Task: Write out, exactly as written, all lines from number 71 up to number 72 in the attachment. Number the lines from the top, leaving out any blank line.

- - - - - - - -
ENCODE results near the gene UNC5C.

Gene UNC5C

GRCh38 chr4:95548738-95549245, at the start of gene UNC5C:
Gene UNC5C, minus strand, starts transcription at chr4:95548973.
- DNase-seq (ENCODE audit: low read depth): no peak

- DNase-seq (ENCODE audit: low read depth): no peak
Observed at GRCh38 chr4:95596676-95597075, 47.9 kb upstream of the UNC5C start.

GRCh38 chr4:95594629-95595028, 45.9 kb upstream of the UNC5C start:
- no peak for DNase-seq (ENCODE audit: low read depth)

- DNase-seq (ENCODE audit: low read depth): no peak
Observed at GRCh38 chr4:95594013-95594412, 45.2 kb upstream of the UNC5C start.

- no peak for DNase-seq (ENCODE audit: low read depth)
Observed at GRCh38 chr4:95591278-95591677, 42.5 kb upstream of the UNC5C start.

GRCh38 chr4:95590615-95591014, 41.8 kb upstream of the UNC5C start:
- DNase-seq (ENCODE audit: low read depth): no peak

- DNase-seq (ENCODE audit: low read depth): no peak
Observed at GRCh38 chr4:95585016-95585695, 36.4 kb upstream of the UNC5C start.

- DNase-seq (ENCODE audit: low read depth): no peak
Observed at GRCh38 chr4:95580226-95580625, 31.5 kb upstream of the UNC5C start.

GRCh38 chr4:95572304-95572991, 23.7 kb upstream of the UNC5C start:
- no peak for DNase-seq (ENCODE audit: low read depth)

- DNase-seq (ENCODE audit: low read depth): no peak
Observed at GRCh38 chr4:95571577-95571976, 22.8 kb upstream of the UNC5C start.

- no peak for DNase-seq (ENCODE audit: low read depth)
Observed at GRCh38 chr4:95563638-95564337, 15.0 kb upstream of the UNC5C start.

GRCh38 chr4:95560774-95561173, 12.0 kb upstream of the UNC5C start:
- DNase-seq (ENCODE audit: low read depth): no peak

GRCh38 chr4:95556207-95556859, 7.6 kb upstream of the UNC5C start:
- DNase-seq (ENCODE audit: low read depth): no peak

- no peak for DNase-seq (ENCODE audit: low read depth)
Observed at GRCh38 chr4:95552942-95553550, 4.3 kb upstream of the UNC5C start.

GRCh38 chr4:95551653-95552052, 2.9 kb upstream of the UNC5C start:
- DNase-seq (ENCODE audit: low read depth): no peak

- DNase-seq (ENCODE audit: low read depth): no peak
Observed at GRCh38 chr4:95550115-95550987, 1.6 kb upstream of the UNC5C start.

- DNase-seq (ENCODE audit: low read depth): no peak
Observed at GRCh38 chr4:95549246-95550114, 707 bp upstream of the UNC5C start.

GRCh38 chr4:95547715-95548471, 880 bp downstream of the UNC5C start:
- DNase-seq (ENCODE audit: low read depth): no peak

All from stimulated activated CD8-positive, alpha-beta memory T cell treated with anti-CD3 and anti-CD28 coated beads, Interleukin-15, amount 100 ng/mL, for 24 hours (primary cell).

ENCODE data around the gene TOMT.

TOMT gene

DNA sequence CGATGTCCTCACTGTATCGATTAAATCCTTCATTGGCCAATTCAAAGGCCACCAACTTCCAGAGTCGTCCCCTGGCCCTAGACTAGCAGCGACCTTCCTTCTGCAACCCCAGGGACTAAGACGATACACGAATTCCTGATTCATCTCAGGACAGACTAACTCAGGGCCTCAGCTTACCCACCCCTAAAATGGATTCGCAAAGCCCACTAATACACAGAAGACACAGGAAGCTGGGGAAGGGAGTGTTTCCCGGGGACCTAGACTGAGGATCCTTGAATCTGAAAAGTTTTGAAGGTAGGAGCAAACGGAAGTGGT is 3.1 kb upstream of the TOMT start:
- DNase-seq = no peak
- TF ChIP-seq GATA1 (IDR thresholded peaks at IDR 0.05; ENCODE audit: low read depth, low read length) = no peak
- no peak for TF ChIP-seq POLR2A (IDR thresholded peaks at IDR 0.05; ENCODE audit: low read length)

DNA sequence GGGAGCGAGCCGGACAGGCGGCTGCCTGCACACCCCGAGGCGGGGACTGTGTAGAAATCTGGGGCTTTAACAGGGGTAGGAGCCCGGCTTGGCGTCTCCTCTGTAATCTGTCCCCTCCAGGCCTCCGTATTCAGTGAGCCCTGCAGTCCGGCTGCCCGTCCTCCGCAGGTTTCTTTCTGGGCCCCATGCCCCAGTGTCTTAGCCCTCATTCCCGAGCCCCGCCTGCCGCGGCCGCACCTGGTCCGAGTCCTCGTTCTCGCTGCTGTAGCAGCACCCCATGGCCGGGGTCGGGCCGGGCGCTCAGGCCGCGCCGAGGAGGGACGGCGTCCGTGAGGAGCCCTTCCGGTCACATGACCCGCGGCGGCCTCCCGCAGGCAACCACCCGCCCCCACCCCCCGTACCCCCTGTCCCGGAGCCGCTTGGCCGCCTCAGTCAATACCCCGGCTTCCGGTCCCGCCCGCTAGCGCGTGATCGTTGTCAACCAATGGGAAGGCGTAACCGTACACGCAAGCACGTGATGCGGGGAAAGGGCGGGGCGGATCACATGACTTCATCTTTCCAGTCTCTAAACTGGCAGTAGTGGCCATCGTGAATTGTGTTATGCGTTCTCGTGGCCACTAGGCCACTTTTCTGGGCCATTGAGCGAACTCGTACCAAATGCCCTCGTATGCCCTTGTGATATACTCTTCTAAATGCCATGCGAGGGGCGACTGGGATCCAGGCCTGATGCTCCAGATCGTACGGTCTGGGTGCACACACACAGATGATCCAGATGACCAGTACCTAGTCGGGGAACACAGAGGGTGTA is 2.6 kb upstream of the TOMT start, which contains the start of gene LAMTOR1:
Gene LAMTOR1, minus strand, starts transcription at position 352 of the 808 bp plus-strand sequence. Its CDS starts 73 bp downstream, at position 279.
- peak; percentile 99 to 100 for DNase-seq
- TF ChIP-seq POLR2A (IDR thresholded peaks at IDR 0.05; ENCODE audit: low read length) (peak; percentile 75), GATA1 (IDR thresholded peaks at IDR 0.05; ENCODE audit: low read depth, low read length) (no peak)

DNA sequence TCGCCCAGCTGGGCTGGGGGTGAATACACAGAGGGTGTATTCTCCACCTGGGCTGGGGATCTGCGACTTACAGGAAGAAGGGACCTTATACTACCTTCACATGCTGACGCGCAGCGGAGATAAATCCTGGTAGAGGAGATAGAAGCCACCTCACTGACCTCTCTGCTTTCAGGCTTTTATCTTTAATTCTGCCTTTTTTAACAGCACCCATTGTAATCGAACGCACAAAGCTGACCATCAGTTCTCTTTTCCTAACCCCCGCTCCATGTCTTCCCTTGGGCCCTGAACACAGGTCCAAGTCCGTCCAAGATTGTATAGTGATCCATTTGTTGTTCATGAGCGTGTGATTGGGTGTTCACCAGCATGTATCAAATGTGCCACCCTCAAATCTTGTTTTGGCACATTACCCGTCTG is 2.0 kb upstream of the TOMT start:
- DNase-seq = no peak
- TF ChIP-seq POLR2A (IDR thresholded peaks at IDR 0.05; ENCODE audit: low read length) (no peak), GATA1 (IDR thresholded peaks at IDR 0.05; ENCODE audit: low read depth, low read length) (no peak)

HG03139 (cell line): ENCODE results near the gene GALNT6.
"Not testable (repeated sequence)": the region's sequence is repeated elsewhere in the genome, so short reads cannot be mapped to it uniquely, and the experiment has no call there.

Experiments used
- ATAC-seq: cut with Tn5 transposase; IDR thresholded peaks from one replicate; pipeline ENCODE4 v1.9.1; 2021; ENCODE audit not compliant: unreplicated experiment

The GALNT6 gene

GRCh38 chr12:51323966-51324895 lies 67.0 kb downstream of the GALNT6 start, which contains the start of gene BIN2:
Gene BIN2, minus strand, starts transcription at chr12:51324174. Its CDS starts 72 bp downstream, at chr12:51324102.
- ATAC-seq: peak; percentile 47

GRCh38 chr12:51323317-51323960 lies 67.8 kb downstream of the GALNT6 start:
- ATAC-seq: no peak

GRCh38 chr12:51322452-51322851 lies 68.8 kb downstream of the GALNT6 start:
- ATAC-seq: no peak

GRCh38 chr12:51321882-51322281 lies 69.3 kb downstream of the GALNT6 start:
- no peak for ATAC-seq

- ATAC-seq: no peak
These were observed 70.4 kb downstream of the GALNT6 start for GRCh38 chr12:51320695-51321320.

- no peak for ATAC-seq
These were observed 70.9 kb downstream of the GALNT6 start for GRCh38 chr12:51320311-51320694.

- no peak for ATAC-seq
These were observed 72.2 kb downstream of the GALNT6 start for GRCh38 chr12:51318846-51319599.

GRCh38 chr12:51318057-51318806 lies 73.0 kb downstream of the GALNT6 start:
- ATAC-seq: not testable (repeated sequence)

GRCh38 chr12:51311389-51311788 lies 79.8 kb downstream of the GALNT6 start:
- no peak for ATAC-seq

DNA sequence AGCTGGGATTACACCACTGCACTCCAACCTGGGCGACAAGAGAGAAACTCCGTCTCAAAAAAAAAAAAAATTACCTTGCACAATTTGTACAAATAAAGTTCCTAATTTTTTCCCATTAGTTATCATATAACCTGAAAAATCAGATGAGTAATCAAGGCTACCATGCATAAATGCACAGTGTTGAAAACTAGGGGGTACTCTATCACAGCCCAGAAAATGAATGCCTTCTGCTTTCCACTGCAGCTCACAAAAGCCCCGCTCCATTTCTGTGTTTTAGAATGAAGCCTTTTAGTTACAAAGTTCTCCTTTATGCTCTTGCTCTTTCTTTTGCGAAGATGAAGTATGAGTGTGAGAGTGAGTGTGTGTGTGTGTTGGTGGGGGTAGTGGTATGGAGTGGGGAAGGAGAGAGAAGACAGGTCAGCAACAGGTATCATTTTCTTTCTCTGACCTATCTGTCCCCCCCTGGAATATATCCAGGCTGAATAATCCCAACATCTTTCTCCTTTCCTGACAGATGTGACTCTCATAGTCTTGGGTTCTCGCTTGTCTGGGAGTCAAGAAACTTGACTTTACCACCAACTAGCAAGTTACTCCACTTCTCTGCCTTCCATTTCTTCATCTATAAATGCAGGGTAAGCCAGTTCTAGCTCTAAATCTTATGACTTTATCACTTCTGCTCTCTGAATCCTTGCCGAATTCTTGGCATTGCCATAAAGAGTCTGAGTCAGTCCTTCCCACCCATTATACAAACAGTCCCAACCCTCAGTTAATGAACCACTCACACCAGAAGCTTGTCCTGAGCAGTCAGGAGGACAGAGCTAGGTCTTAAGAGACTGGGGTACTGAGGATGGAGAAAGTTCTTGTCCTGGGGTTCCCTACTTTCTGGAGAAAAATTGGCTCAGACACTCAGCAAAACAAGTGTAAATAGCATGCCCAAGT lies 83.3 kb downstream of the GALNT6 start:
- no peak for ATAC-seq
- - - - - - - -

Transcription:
These were observed 70.9 kb downstream of the GALNT6 start for GRCh38 chr12:51320311-51320694.

- no peak for ATAC-seq